Blizzard!: the storm that changed America
Snow began falling over New York City on March 12, 1888. All around town, people struggled along slippery streets and sidewalks -- some seeking the warmth of their homes, some to get to work or to care for the less fortunate, and some to experience what they assumed would be the last little snowfall of one of the warmest winters on record. What no one realized was that in a very few hours, the wind and snow would bury the city in nearly 21 inches of snow and bring it to a ferocious standstill.
6 pages matching subway in this book
Results 1-3 of 6
What people are saying - Write a review
We haven't found any reviews in the usual places.
ONE THE UNHOLY ONE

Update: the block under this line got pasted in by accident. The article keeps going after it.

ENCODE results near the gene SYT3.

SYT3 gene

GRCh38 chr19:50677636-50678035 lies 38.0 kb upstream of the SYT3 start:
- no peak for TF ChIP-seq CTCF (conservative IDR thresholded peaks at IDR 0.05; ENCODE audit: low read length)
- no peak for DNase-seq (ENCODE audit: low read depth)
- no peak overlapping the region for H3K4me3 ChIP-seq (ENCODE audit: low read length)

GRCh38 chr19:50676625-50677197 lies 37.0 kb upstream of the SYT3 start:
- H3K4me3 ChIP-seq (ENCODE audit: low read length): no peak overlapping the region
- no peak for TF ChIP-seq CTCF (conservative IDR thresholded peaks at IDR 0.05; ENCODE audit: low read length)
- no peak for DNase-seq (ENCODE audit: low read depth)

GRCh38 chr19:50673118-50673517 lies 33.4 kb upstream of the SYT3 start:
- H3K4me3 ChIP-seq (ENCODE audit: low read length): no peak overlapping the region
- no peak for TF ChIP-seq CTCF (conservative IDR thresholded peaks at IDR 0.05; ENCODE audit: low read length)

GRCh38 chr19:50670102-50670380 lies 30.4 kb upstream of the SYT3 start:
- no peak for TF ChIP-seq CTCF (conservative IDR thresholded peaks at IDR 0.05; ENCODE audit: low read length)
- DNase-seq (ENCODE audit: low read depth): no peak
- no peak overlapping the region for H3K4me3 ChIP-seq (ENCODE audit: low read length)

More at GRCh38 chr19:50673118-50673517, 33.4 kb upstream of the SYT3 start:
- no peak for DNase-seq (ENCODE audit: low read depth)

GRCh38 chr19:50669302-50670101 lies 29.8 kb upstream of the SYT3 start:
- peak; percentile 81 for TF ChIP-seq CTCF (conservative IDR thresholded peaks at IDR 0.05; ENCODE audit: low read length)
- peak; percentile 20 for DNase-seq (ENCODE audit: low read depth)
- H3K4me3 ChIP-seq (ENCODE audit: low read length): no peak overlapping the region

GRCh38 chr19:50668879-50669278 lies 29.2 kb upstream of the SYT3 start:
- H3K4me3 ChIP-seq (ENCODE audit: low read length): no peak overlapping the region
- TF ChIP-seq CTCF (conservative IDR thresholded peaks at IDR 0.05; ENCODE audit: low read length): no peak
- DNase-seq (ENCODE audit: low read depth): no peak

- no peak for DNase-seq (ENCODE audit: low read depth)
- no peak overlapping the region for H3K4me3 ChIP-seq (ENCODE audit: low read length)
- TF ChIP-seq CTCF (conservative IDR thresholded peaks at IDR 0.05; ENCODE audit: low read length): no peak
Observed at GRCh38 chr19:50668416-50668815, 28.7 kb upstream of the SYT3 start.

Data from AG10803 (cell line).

THREE THE LAND Is AN OcEAN OF SNOw
FOUR THIs Is ALL So OVERWHELMING
2 other sections not shown
Other editions - View all
Albany Alfred Ely Beach barn Beach began Blizzard Monday Blizzard of 1888 blocks boys bridge Brooklyn buildings cents Chadbourne Chauncey Depew city’s clear coal cold commuters Connecticut crew Depew difﬁcult door drift feet ferry ﬁelds ﬁerce ﬁll ﬁnally ﬁnd ﬁre ﬁrst ﬁve ﬂoor front frozen going Grand Central Depot Gurdon head horse horsecar Island John Marshall joumey Legrand Lewes March March 13 miles milk morning moving nation’s New-York Historical Society newspapers night ofﬁce ofﬁcial passengers pier piled pilot boats plow poles police pulled railroad rain Roscoe Conkling Samuel Meredith Sara schooner shore shovels sidewalk Signal Corps snowdrift stay stop storm streets subway telegraph temperatures town tracks train twenty-ﬁve wagons walk warm wave Weather Station William Inglis window wires workers York City York Sun